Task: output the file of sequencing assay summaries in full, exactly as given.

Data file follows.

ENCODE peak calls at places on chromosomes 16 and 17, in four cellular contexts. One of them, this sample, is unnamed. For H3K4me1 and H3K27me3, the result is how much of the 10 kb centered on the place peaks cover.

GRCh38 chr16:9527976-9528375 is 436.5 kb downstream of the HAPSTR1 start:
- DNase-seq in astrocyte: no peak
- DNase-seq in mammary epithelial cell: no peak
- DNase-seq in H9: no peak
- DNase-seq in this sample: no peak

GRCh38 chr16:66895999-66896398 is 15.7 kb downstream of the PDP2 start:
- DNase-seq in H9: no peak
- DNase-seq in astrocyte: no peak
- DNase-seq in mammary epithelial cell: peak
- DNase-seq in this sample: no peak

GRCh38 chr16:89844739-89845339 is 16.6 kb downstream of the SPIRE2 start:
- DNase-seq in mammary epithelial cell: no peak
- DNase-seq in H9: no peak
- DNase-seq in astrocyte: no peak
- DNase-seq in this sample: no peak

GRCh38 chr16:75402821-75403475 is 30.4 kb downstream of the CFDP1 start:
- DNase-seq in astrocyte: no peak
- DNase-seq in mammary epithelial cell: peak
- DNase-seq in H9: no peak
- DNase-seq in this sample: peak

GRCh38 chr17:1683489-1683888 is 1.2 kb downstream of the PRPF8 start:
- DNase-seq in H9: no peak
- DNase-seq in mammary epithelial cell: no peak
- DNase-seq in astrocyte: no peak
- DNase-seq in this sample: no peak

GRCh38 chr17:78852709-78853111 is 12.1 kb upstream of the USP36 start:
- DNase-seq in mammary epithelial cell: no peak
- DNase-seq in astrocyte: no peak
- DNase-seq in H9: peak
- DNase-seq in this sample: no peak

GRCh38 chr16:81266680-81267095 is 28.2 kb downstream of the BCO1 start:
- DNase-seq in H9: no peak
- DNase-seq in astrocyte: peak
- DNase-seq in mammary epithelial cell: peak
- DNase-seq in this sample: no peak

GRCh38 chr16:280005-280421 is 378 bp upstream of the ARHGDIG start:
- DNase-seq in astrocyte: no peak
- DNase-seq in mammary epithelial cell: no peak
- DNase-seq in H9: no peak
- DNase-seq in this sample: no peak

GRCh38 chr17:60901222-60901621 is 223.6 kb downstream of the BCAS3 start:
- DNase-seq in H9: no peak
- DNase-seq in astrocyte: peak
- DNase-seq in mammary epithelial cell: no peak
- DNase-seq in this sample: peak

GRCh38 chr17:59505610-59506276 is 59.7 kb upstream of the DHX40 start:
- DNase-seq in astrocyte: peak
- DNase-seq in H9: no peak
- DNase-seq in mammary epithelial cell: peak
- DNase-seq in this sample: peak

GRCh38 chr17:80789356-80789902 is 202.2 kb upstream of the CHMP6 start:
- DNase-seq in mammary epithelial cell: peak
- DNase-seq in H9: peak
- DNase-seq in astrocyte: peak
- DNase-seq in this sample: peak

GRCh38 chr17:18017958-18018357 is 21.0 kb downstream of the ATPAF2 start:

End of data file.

ENCODE peak calls at places on chromosomes 16 and 17, in four cellular contexts. One of them, this sample, is unnamed. For H3K4me1 and H3K27me3, the result is how much of the 10 kb centered on the place peaks cover.

GRCh38 chr16:9527976-9528375 is 436.5 kb downstream of the HAPSTR1 start:
- DNase-seq in astrocyte: no peak
- DNase-seq in mammary epithelial cell: no peak
- DNase-seq in H9: no peak
- DNase-seq in this sample: no peak

GRCh38 chr16:66895999-66896398 is 15.7 kb downstream of the PDP2 start:
- DNase-seq in H9: no peak
- DNase-seq in astrocyte: no peak
- DNase-seq in mammary epithelial cell: peak
- DNase-seq in this sample: no peak

GRCh38 chr16:89844739-89845339 is 16.6 kb downstream of the SPIRE2 start:
- DNase-seq in mammary epithelial cell: no peak
- DNase-seq in H9: no peak
- DNase-seq in astrocyte: no peak
- DNase-seq in this sample: no peak

GRCh38 chr16:75402821-75403475 is 30.4 kb downstream of the CFDP1 start:
- DNase-seq in astrocyte: no peak
- DNase-seq in mammary epithelial cell: peak
- DNase-seq in H9: no peak
- DNase-seq in this sample: peak

GRCh38 chr17:1683489-1683888 is 1.2 kb downstream of the PRPF8 start:
- DNase-seq in H9: no peak
- DNase-seq in mammary epithelial cell: no peak
- DNase-seq in astrocyte: no peak
- DNase-seq in this sample: no peak

GRCh38 chr17:78852709-78853111 is 12.1 kb upstream of the USP36 start:
- DNase-seq in mammary epithelial cell: no peak
- DNase-seq in astrocyte: no peak
- DNase-seq in H9: peak
- DNase-seq in this sample: no peak

GRCh38 chr16:81266680-81267095 is 28.2 kb downstream of the BCO1 start:
- DNase-seq in H9: no peak
- DNase-seq in astrocyte: peak
- DNase-seq in mammary epithelial cell: peak
- DNase-seq in this sample: no peak

GRCh38 chr16:280005-280421 is 378 bp upstream of the ARHGDIG start:
- DNase-seq in astrocyte: no peak
- DNase-seq in mammary epithelial cell: no peak
- DNase-seq in H9: no peak
- DNase-seq in this sample: no peak

GRCh38 chr17:60901222-60901621 is 223.6 kb downstream of the BCAS3 start:
- DNase-seq in H9: no peak
- DNase-seq in astrocyte: peak
- DNase-seq in mammary epithelial cell: no peak
- DNase-seq in this sample: peak

GRCh38 chr17:59505610-59506276 is 59.7 kb upstream of the DHX40 start:
- DNase-seq in astrocyte: peak
- DNase-seq in H9: no peak
- DNase-seq in mammary epithelial cell: peak
- DNase-seq in this sample: peak

GRCh38 chr17:80789356-80789902 is 202.2 kb upstream of the CHMP6 start:
- DNase-seq in mammary epithelial cell: peak
- DNase-seq in H9: peak
- DNase-seq in astrocyte: peak
- DNase-seq in this sample: peak

GRCh38 chr17:18017958-18018357 is 21.0 kb downstream of the ATPAF2 start: